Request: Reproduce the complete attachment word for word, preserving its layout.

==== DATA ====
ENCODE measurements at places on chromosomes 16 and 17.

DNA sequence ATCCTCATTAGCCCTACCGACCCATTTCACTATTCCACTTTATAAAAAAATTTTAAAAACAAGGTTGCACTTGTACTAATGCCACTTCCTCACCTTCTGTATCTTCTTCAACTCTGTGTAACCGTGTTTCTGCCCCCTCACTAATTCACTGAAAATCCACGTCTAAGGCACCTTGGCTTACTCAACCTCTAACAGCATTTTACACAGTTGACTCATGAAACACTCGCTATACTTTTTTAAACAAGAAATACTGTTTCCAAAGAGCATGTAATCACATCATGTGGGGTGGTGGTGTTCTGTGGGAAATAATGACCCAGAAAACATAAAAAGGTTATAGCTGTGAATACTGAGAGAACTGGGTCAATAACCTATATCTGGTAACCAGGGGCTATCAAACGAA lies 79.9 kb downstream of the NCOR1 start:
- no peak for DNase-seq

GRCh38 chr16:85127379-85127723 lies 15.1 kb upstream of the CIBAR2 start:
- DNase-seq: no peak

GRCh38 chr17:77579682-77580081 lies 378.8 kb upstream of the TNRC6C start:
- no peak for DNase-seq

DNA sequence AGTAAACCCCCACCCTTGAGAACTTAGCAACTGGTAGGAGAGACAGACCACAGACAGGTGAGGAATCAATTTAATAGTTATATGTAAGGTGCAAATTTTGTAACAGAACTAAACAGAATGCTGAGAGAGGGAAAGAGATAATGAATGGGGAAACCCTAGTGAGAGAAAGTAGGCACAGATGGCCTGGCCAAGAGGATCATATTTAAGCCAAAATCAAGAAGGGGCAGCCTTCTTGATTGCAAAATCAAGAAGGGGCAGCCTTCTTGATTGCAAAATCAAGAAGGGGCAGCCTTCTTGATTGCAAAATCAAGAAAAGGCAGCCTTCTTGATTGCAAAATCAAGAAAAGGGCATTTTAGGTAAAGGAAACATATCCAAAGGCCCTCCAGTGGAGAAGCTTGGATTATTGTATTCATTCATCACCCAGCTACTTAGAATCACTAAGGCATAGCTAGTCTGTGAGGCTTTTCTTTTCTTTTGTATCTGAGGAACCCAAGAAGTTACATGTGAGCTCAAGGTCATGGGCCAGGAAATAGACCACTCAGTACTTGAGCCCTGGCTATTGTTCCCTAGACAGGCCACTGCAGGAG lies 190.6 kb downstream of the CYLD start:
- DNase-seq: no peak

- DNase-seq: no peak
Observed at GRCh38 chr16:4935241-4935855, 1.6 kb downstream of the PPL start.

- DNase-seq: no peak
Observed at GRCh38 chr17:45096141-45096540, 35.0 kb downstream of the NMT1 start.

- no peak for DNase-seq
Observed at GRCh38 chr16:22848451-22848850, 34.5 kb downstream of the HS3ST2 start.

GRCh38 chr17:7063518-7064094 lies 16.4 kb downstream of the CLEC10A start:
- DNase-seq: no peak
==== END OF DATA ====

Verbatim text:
ENCODE measurements at places on chromosomes 16 and 17.

DNA sequence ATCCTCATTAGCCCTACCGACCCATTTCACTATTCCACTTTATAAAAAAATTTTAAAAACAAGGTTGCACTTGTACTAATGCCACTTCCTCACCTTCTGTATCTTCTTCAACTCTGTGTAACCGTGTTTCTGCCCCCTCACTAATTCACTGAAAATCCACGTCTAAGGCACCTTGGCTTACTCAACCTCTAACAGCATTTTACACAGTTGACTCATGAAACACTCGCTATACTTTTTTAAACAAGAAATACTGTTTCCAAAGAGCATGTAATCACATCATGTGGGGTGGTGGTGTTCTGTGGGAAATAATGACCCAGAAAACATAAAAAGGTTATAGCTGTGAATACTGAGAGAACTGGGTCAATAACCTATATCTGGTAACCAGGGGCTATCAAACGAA lies 79.9 kb downstream of the NCOR1 start:
- no peak for DNase-seq

GRCh38 chr16:85127379-85127723 lies 15.1 kb upstream of the CIBAR2 start:
- DNase-seq: no peak

GRCh38 chr17:77579682-77580081 lies 378.8 kb upstream of the TNRC6C start:
- no peak for DNase-seq

DNA sequence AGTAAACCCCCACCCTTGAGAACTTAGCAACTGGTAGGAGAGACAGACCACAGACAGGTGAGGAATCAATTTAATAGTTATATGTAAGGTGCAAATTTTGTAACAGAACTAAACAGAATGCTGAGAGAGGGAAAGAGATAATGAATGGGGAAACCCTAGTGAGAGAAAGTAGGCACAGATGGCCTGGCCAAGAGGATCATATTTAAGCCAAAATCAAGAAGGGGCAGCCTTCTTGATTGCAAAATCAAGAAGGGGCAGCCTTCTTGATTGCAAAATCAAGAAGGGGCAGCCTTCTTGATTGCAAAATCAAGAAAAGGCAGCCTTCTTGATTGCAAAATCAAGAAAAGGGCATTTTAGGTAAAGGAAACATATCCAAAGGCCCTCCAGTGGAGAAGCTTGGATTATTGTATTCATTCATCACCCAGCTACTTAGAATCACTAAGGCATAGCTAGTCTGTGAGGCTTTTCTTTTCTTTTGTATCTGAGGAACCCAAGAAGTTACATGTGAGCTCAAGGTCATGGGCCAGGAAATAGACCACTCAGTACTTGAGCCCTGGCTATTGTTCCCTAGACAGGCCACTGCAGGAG lies 190.6 kb downstream of the CYLD start:
- DNase-seq: no peak

- DNase-seq: no peak
Observed at GRCh38 chr16:4935241-4935855, 1.6 kb downstream of the PPL start.

- DNase-seq: no peak
Observed at GRCh38 chr17:45096141-45096540, 35.0 kb downstream of the NMT1 start.

- no peak for DNase-seq
Observed at GRCh38 chr16:22848451-22848850, 34.5 kb downstream of the HS3ST2 start.

GRCh38 chr17:7063518-7064094 lies 16.4 kb downstream of the CLEC10A start:
- DNase-seq: no peak